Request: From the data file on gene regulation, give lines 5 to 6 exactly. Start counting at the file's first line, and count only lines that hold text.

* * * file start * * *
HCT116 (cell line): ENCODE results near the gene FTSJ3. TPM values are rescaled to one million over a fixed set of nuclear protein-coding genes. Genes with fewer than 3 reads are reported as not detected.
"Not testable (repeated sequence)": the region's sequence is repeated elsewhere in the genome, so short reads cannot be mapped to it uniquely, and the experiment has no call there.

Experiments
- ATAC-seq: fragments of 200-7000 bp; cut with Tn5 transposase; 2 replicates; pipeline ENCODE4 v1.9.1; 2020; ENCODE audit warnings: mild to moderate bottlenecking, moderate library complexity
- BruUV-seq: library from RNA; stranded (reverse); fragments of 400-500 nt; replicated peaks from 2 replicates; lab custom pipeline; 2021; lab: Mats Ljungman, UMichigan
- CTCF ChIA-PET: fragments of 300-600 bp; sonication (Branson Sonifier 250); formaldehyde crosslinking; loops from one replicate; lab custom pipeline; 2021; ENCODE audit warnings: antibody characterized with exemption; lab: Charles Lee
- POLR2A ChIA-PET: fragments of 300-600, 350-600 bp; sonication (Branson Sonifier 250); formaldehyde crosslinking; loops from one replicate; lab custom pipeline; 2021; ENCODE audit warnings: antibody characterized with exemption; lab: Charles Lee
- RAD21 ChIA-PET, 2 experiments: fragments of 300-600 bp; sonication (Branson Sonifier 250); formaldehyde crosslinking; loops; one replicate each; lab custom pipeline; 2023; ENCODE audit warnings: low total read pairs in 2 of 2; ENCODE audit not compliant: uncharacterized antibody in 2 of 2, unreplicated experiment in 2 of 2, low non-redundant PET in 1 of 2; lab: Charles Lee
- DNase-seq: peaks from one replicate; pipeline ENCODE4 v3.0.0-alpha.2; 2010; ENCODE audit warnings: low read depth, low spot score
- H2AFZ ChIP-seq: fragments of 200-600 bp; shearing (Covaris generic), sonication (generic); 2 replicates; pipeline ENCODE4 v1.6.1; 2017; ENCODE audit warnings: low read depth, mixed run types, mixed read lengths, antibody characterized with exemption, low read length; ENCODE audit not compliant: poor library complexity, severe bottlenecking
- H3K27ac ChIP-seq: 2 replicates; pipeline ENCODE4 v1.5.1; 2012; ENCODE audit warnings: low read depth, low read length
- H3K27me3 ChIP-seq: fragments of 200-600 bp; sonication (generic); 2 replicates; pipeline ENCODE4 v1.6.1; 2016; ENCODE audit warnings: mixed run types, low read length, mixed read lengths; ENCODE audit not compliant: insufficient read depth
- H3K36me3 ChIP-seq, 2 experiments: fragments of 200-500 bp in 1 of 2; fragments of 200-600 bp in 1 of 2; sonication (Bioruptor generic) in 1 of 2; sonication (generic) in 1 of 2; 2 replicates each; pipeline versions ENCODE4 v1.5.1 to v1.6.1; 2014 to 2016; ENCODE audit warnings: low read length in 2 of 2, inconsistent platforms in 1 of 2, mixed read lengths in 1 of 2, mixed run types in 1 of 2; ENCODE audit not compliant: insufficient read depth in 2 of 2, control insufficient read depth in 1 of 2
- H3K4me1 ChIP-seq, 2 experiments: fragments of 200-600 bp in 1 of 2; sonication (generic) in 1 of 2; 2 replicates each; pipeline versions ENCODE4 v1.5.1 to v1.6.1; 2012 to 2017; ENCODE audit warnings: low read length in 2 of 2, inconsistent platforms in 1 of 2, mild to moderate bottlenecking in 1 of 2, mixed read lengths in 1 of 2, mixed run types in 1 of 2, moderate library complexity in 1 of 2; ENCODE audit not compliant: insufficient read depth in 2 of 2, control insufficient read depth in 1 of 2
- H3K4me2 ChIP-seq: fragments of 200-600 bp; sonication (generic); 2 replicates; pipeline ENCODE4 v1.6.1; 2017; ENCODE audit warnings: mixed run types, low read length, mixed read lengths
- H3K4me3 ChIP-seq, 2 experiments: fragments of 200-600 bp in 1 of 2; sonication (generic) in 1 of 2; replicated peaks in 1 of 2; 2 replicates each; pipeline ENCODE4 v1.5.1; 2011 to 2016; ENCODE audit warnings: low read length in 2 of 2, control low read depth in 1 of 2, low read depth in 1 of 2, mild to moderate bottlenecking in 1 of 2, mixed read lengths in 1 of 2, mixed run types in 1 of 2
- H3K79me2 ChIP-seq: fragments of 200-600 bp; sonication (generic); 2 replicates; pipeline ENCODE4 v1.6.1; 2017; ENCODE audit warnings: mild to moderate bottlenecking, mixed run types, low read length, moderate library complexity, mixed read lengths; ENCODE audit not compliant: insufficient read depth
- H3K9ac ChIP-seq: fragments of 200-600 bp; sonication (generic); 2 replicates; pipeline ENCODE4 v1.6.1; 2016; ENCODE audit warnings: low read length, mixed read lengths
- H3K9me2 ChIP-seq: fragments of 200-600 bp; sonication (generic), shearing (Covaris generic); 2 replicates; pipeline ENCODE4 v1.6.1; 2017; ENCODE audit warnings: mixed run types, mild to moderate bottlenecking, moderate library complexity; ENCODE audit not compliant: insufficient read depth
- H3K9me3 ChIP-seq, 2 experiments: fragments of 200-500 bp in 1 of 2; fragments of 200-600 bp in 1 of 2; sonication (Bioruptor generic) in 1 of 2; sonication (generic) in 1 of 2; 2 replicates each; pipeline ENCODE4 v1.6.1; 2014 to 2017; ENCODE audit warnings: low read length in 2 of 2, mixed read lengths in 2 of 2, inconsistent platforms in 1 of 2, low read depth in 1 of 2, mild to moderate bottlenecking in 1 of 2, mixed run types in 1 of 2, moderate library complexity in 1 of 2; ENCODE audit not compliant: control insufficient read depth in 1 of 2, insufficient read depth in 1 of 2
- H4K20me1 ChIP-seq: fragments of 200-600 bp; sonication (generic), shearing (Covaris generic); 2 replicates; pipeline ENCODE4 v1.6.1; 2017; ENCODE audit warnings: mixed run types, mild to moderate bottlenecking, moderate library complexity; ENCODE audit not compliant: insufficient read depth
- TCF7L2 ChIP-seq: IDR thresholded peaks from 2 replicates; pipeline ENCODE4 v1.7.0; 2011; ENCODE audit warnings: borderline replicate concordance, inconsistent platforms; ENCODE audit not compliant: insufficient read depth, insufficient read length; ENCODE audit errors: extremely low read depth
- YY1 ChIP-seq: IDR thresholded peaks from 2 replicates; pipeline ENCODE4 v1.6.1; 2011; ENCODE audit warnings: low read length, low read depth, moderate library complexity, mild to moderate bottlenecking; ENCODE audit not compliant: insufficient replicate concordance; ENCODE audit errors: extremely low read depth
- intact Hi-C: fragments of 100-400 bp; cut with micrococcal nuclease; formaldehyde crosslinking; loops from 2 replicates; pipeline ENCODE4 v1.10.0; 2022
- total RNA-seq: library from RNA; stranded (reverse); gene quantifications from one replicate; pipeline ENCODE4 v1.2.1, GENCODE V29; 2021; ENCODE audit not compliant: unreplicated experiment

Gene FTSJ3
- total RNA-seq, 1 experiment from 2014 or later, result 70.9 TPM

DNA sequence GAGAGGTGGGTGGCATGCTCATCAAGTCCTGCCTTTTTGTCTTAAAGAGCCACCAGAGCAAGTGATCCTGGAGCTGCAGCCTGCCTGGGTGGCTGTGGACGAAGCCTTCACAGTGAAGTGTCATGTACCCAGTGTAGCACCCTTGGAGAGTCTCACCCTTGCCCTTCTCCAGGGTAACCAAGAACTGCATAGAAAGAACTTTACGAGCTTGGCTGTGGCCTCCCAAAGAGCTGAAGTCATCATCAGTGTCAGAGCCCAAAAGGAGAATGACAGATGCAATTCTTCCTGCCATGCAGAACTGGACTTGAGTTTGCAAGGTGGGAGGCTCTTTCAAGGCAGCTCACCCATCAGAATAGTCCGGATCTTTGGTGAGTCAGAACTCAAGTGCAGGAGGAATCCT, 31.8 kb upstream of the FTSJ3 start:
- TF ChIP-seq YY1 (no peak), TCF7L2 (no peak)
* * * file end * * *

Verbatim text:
- BruUV-seq: library from RNA; stranded (reverse); fragments of 400-500 nt; replicated peaks from 2 replicates; lab custom pipeline; 2021; lab: Mats Ljungman, UMichigan
- CTCF ChIA-PET: fragments of 300-600 bp; sonication (Branson Sonifier 250); formaldehyde crosslinking; loops from one replicate; lab custom pipeline; 2021; ENCODE audit warnings: antibody characterized with exemption; lab: Charles Lee